The sights, sounds and smells of autumn are certainly pleasant this time of year. On the homestead, we have finally started to get some fall chores done before the late open-water-fishing and hunting seasons consume us.

Fishing has been mostly positive for the past several weeks and we anticipate more of the same all the way until ice-up. Most area lakes have little to no traffic now. And that means it's a good time of year to travel to a destination fishing area. I assure you there are plenty of resorts with availability this time of year, one just needs to do some research. Honestly, the only thing that is really negative this time of year is the amount of daylight we are losing each day.

Mild weather continues to be on our side and I, for one, am not complaining. Someone reminded me the other day that we had snow and cold in October last year. I kindly reminded them to not remind me. Of course, we all know the inevitable, so, for the here and now, hopefully people can get out and enjoy what nice weather we have left. Here is our report:

Lake Superior lake trout season ended on a high note with many success stories coming in. The best bite at the end was spoon trolling near shore. But some anglers found some nice thick fish jigging baits over sunken reefs or steep North Shore sunken rocks. For the salmon anglers still getting out, trolling and searching for pods/schools of fish will continue to be the best route to take.

In the Chequamegon Bay area, anglers are finding good success for big, world-class smallmouth. Most techniques are working, but this time of year it’s hard to beat a simple sucker minnow dragged under the boat in waters of 12-25 feet. This technique will also turn some good pike and the occasional walleye.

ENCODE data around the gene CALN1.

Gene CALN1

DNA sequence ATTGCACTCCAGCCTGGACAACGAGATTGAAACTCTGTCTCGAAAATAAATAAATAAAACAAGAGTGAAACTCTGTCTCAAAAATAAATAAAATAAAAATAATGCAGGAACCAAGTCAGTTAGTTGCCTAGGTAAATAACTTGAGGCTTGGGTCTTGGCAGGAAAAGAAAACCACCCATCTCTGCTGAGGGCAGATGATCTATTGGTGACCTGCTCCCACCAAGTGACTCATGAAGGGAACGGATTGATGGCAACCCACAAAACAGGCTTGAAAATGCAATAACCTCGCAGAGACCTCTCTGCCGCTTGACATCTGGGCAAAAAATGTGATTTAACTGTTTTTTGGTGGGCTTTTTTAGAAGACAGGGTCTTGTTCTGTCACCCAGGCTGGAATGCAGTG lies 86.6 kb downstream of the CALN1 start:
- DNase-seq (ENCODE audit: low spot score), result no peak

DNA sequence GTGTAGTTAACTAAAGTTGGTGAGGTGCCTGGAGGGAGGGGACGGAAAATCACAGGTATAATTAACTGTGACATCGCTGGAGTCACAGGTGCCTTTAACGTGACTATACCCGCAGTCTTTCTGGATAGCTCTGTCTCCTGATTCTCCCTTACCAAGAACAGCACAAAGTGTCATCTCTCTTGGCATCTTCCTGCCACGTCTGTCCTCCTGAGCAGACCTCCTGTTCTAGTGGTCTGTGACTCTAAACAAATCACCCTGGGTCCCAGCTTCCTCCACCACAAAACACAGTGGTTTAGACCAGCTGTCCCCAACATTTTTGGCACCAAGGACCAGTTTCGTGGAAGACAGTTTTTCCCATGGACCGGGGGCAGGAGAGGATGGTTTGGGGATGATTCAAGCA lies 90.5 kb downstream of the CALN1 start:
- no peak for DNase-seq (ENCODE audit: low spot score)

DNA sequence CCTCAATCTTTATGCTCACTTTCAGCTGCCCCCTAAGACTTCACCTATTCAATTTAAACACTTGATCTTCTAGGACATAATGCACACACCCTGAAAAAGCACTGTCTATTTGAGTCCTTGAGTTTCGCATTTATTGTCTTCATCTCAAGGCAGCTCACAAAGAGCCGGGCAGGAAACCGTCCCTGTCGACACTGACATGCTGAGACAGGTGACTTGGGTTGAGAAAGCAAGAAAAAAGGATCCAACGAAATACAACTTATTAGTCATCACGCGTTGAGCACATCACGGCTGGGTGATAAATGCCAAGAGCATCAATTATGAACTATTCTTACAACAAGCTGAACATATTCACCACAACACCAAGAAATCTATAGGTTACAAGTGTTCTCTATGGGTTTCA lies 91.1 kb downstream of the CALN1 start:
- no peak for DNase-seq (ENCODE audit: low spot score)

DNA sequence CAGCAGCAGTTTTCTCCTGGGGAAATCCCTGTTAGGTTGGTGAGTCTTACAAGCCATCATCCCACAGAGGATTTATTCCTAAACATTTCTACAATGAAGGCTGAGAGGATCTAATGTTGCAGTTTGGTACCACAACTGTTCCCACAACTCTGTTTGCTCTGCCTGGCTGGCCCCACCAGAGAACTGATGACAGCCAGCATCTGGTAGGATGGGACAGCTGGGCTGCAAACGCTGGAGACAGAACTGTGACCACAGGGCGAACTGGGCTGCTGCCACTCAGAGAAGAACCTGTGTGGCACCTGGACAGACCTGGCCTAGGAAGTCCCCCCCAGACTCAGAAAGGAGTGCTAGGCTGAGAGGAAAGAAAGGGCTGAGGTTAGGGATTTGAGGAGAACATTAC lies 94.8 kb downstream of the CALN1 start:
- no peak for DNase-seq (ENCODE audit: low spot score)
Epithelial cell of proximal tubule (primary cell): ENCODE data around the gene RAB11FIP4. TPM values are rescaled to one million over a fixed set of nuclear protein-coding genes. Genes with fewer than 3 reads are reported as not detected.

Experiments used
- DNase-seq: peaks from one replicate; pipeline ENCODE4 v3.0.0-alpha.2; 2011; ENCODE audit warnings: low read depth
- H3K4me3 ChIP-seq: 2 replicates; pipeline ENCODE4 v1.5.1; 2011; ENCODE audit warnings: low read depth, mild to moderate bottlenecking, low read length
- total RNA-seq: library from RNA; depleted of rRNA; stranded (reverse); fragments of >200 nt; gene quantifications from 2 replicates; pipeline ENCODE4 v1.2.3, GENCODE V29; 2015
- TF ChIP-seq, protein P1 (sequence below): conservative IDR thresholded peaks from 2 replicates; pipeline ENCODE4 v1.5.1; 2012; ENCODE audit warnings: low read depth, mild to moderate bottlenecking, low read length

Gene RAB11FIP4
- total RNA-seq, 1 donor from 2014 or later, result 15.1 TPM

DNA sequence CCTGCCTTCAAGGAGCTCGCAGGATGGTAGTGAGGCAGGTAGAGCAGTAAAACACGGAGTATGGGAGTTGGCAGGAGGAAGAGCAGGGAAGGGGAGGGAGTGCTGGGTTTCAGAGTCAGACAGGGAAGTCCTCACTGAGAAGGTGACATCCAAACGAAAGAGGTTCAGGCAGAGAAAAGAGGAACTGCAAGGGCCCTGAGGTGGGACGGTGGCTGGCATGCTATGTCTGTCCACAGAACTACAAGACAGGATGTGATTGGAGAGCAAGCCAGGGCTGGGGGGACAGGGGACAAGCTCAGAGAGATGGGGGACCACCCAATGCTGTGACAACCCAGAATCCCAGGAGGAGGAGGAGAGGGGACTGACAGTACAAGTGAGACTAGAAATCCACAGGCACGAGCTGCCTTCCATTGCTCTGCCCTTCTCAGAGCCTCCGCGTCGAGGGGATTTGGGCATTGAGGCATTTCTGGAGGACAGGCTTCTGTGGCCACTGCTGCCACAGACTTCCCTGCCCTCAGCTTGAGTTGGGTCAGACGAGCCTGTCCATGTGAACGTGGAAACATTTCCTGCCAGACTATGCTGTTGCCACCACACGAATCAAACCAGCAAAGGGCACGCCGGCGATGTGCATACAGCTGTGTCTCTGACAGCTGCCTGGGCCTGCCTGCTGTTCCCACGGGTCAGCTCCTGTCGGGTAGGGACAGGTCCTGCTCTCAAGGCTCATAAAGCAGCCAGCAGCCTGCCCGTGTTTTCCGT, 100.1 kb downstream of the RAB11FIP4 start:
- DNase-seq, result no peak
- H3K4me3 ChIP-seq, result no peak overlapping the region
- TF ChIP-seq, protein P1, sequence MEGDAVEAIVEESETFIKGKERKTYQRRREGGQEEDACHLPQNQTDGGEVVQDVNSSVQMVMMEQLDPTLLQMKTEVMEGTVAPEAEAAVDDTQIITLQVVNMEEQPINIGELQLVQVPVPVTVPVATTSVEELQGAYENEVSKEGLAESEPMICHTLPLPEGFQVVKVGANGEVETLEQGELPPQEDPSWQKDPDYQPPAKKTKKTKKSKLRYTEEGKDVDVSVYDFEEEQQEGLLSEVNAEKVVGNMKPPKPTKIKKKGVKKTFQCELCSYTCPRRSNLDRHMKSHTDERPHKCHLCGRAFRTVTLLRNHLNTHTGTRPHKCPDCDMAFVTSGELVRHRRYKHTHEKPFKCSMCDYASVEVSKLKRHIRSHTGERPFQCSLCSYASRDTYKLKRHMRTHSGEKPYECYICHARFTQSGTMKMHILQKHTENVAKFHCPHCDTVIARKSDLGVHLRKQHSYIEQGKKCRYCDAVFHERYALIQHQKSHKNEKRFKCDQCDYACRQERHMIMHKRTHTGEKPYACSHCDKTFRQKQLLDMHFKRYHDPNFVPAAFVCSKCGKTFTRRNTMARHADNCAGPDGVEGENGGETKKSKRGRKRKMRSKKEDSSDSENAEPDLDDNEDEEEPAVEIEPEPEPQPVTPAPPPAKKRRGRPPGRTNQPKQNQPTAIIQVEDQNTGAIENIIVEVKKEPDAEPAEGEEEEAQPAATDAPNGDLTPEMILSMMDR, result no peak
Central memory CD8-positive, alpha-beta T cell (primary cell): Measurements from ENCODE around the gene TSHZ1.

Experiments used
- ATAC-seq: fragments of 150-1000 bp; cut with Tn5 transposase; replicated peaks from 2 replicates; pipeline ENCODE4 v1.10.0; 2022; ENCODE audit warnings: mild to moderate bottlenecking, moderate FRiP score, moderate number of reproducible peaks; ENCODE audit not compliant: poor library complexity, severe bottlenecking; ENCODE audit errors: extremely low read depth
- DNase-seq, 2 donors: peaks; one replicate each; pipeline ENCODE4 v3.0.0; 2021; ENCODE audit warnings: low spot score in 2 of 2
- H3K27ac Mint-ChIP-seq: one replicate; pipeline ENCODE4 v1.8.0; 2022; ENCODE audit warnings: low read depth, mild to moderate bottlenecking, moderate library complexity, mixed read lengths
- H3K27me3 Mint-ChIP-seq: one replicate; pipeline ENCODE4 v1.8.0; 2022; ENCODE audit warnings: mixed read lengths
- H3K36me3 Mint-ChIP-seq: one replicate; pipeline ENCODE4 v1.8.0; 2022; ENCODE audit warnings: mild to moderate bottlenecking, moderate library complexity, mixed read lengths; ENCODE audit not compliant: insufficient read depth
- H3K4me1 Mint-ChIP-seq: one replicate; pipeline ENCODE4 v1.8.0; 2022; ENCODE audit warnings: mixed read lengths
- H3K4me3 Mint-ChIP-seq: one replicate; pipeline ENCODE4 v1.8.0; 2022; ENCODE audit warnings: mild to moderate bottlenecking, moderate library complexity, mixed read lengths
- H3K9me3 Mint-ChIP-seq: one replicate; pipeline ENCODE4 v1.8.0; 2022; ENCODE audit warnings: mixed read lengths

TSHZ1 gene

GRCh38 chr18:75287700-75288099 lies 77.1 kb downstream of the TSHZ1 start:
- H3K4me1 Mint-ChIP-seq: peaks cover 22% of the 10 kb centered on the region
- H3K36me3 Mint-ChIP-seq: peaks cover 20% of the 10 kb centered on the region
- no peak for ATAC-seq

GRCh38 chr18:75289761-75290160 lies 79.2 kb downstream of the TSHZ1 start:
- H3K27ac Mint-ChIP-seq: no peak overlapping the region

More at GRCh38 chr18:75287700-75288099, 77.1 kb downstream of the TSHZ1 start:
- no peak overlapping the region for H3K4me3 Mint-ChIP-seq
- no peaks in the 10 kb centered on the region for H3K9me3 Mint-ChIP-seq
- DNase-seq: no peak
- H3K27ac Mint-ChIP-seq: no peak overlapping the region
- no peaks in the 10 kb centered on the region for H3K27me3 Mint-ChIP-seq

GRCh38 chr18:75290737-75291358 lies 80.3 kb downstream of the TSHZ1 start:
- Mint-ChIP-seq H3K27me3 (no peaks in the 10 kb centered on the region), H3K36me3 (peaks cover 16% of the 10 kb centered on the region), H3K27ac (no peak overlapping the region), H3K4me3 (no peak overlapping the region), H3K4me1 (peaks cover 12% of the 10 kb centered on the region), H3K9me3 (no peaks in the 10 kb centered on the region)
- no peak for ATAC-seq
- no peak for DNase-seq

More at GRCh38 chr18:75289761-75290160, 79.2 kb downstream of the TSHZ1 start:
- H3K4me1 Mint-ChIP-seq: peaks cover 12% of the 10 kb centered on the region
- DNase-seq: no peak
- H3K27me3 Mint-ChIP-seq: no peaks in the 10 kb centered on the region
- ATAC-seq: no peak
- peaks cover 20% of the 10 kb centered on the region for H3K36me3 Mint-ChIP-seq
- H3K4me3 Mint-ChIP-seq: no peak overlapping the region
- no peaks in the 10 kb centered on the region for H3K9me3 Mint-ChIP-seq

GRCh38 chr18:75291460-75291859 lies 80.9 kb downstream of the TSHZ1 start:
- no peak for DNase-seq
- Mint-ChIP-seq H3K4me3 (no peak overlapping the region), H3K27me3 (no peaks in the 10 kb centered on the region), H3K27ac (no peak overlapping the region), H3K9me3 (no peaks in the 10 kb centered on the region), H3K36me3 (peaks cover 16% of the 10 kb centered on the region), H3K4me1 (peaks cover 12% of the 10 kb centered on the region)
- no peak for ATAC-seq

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Stream fishing popularity dominates most bait shop conversations lately, and for good reason. Many anglers are finding good success with nice quality catches of trout and salmon. Swinging flies or casting hardware are still the best routes to go, but what may be the most important is time on the water. Not to mention getting out to a spot early enough to beat other angler competition. If you head to a popular Lake Superior tributary, absolutely expect to see other anglers in October.

The St. Louis River estuary has had some good bites going on in all sections recently. Perch have been staying active, eating simple jigs and plastics in and around the 10-14 feet of water mark. This year has been a great year for good-sized perch in our system, and let's hope this continues. A few walleyes have been in similar areas, but best bites have come from deeper channel edges. Using your side scan will eliminate a lot of dead water. Musky anglers continue to give it their best with limited results. Most are catching some good-sized pike, though.

On the inland waters of Northwestern Wisconsin, some good walleye and smallmouth are coming boatside. Concentrating efforts near shorelines has been ideal. As mentioned last week, it is hard to beat a simple jig’n minnow, however, casting 3-5 inch stick baits can be dynamite. Other successful areas have been mid-lake humps where we are getting some good bites utilizing puppet minnow, tika minnow or jigging raps with snap jigging cadences. For whatever reason, this time of year you can always plan on running into some lights-out smallmouth fishing. As usual, don't be surprised to lock horns with some good fighting cold water pike as well. See you on the water.

Jarrid Houston of South Range is a fishing guide (houstonsguideservice.com) on Minnesota and Wisconsin inland waters, the St. Louis River and, in winter, on Lake Superior.